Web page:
When we practice in this way, there is a change which happens within us.  It is very significant and profound and totally changes our relationship to meditation practice.  When we sit, we can just sit.  I hesitate to call this happiness, but lack of happiness is certainly no problem whatsoever.

Poems:

1.

Obscured by clouds
Longing for the sun
Such a limited Dao!

Sun and cloud
Light and dark
Stillness and agitation

This is the unlimited Dao
Of unchanging illumination

2.

I sink lower and lower
Hidden in the shadows
Turned in upon myself

The masses all hop along with joy
Without root, they exhaust their spirit

They may know my name
But they do not know me

In the darkness of midnight
The moon is full, round, and bright

3.

In light, darkness
In darkness, light

Flock to light
Light fades

Settle into darkness
Light emerges

4.

The sun sets
The world disappears
Crickets chant immortal hymns
The empty valley is filled with moonlight

 

The Chapters cited herein are my own translations of the Dao De Jing (Wang Bi).

 

Jacob Newell (Daoshi Gu Shen Yu) is an ordained Daoist priest and founder of Old Oak School of Dao.  He practices and teaches Taijiquan and Daoist cultivation in Sonoma County, California.  His book of poetry, These Daoist Bones, is available from his website, www.oldoakdao.org.
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About Gu Shen Yu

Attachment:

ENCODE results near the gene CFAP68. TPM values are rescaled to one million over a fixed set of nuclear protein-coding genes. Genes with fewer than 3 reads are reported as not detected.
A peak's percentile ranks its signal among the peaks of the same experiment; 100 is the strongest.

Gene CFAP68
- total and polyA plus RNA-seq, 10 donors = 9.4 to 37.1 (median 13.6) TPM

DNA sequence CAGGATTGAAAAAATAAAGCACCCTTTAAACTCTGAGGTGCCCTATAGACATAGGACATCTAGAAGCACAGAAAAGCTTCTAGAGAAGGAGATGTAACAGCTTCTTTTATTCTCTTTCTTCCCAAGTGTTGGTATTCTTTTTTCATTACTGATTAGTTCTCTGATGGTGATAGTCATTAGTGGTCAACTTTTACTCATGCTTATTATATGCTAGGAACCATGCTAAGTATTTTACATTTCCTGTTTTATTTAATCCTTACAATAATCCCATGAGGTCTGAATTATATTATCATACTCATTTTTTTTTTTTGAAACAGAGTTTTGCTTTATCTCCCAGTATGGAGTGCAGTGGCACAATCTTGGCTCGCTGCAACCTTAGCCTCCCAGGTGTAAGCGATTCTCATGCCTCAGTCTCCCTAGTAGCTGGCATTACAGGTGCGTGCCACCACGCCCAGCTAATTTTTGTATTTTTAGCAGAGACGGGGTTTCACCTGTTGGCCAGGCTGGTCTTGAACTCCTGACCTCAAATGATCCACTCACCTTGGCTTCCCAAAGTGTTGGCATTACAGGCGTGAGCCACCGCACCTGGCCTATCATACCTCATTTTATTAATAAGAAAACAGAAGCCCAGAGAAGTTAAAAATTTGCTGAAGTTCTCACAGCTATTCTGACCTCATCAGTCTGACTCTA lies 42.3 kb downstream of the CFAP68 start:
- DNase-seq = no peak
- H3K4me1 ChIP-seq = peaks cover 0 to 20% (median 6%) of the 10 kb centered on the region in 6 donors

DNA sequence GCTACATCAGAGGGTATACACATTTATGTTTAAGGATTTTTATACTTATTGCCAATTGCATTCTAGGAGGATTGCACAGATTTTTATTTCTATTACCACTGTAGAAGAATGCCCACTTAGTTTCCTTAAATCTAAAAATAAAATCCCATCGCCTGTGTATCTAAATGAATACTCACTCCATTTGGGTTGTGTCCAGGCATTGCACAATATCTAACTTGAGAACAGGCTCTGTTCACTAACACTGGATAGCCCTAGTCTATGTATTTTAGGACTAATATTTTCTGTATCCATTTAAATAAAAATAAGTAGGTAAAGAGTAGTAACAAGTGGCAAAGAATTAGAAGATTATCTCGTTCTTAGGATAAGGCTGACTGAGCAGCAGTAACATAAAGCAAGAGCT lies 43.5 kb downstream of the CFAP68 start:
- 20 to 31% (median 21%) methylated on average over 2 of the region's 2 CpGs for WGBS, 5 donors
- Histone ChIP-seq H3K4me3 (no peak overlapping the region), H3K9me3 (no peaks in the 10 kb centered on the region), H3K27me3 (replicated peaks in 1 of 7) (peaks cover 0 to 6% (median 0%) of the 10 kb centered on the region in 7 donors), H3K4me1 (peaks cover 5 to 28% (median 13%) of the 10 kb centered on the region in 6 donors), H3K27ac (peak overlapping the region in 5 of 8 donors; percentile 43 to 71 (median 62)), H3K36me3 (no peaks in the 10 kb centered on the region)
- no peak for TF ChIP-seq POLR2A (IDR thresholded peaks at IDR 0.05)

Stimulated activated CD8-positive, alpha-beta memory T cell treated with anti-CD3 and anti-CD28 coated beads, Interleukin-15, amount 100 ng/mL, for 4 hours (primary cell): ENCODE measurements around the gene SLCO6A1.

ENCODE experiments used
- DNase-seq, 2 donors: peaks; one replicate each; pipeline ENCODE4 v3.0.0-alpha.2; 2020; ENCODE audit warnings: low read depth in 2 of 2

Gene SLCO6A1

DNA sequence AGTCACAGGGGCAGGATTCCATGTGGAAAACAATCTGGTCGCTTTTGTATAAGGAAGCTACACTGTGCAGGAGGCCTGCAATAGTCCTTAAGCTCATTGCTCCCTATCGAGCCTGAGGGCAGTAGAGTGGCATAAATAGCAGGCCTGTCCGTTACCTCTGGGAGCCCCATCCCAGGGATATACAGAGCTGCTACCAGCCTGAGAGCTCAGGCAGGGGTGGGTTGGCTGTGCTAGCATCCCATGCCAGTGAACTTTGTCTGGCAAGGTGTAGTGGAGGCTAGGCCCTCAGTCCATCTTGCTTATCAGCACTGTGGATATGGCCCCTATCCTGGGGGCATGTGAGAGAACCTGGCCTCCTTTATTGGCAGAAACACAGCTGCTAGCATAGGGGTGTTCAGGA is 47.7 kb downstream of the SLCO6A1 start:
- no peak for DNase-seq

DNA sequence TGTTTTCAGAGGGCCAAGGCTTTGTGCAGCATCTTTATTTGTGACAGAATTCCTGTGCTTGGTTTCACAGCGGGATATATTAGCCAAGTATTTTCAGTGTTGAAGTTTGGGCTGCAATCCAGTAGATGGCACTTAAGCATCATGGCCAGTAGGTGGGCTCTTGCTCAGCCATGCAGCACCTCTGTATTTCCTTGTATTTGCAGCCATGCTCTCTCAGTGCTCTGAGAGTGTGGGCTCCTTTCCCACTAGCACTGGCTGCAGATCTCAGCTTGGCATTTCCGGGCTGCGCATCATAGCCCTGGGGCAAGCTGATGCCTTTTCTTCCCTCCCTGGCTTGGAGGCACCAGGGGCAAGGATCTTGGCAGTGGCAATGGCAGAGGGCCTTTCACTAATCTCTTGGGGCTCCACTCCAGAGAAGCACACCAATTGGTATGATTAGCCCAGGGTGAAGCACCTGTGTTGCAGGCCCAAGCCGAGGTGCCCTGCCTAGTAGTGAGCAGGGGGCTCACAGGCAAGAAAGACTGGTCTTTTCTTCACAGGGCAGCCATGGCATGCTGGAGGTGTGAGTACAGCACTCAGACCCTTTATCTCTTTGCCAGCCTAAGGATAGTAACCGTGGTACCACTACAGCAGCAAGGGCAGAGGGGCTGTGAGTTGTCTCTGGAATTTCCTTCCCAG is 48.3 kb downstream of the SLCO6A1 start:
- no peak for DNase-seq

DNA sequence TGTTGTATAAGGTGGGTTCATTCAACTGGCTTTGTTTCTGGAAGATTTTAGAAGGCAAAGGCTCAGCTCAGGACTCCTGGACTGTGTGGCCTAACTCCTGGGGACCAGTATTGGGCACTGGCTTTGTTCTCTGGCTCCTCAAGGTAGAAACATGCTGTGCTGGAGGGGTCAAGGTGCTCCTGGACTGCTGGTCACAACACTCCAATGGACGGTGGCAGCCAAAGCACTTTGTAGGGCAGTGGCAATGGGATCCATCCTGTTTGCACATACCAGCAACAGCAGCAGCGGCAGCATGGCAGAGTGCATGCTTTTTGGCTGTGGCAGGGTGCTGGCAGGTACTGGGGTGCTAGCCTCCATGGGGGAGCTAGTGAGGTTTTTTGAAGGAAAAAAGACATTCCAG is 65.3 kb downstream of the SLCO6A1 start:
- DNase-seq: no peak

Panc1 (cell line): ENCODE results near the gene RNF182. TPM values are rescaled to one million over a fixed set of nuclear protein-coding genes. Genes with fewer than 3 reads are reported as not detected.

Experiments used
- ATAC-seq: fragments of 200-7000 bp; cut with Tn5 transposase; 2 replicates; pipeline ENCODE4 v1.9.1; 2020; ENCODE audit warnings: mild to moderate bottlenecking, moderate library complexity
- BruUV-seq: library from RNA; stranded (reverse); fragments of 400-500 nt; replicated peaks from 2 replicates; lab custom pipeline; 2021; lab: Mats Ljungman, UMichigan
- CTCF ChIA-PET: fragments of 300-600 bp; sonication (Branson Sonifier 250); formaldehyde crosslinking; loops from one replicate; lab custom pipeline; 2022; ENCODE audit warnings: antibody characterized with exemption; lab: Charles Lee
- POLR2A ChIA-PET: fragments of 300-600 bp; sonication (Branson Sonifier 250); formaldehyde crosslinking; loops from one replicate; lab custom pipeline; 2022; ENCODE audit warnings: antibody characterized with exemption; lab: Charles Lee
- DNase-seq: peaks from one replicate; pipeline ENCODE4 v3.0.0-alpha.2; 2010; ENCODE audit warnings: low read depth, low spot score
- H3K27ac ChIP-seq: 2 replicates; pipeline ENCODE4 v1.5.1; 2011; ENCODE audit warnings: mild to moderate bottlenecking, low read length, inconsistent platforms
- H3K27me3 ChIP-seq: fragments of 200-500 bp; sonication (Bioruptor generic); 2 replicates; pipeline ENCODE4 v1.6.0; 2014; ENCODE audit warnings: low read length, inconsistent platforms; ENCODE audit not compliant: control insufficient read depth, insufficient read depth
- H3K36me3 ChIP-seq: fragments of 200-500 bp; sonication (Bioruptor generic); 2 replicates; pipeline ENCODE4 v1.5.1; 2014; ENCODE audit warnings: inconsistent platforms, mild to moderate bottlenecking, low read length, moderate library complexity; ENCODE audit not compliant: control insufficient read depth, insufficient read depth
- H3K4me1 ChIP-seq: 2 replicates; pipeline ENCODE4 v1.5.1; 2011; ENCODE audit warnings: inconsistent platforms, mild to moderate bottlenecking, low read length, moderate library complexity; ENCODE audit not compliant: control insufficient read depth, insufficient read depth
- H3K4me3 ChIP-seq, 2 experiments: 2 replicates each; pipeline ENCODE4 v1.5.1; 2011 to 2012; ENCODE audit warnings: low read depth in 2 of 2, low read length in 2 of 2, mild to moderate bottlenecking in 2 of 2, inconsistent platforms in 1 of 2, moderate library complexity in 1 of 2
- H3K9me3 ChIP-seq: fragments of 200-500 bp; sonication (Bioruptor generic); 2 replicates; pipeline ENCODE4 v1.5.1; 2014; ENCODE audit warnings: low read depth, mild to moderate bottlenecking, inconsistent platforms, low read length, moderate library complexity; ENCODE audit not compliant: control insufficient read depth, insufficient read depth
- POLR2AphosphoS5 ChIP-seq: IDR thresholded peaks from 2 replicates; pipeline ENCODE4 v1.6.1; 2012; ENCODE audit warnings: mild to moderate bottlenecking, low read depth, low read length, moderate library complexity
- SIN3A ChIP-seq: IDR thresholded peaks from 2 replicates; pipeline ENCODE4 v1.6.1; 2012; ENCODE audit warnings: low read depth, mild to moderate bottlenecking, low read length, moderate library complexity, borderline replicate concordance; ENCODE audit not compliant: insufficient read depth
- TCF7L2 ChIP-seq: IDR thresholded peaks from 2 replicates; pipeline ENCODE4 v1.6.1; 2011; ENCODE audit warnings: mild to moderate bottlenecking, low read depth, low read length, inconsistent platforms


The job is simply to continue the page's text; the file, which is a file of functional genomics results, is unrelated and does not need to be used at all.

Jacob Newell (Gu Shen Yu Daoshi) teaches Ruyu-style Taijiquan in Sonoma County, California through Old Oak Taiji School. His instruction emphasizes Laozi's approach to meditation and qi-cultivation: wuwei-ziran. Jacob has been practicing Taijiquan and related arts since the early 1990's and is an ordained Daoist priest. His book of poetry, These Daoist Bones, is available from his website, www.oldoakdao.org.
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3 Responses to Echoes of Emptiness (虚之響)-Happiness

  1. Iris says:

    Practicing this way has led me to poverty, victimhood and pain. This poem…

    “I alone waver without a trace
    Turbid, turbid, like a baby that has not yet learned to laugh
    Tired, tired, as if nowhere to return
    The masses all have excess
    I alone have lost everything, I have the heart of a fool”

    … is deeply sad and expresses these emotions.
    How can that, and not happiness, be the ideal to strive for?
    I don’t understand.

    • charlie wishon says:

      happiness is not born without saddness. to do away with duality, in all
      manifestations of life is to liberate oneself from the entrapments of false life. to immerse yourself in the oneness of being. brings total life harmony. you and everything else are one. throw away the unrealisic view of happy and unhappy. these are only constructs of the mind.
      not the complete reality of simply being. the one thing you always are is “being” whether or not you put on sad clothes or happy clothes . underneath the emotional clothes you are being.